novels of the "Miser's Daughter" and "The Tower of London. The republication of Seymour's "Humorous Sketches" in 1866, led to a very curious claim on the part of his friends, in which they sought to establish the fact that he was the originator and inventor of the incidents of "Pickwick." This claim happily was made while Dickens was yet alive, and was very promptly and satisfactorily disposed of by himself in a letter which he wrote to the Athenæum on the 20th of March, 1866. Author and artist have long since gone to their rest; and the plan which the author of this work proposed when he sat down to write the story of Robert Seymour, was to place that artist in the position which he believes him to occupy in the ranks of British graphic humourists, and not to rake up or revive the memory of a somewhat painful controversy. Of the claim itself we would simply remark, that not only was it made in all sincerity by those who loved and cherished the memory of Robert Seymour, but that to a certain extent the claim has a foundation of fact to rest upon; for who will deny that had not Seymour communicated his idea to Chapman, and Chapman introduced the artist to Dickens, the "Pickwick Papers" themselves would have remained unwritten. In this sense, but in this sense only, therefore, Robert Seymour was the undoubted originator of "Pickwick." He was an artist of great power, talent, and ability; and it seems to us that those only detract from his fame who, in a kind but mistaken spirit of zeal, would claim for him any other position than that which he so justly and honestly earned for himself, as one of the most talented of English graphic satirists.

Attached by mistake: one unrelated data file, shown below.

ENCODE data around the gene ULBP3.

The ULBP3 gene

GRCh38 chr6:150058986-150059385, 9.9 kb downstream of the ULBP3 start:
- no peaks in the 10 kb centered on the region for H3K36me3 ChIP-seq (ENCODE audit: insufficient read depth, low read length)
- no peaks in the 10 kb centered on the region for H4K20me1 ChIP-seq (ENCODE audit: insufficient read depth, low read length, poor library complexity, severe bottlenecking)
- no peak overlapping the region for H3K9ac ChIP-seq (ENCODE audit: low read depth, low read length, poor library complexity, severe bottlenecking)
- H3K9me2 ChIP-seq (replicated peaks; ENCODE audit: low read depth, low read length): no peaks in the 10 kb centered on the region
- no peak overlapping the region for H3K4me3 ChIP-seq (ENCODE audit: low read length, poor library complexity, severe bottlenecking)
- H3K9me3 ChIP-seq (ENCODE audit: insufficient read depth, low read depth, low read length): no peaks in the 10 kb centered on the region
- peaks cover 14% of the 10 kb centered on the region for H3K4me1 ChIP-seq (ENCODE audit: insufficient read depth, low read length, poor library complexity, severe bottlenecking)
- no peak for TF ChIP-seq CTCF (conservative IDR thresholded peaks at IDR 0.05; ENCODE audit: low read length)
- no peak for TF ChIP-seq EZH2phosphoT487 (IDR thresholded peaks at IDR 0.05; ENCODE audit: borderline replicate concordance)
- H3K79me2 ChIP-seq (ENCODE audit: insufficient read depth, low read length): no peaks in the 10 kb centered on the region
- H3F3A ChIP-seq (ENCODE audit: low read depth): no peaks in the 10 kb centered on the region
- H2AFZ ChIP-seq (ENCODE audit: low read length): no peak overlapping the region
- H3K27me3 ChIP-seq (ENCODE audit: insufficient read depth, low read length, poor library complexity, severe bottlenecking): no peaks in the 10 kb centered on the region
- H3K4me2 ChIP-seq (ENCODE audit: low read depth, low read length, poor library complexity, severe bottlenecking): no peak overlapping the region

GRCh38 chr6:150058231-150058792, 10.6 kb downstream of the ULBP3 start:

Page:English Caricaturists and Graphic Humourists of the nineteenth century.djvu/322
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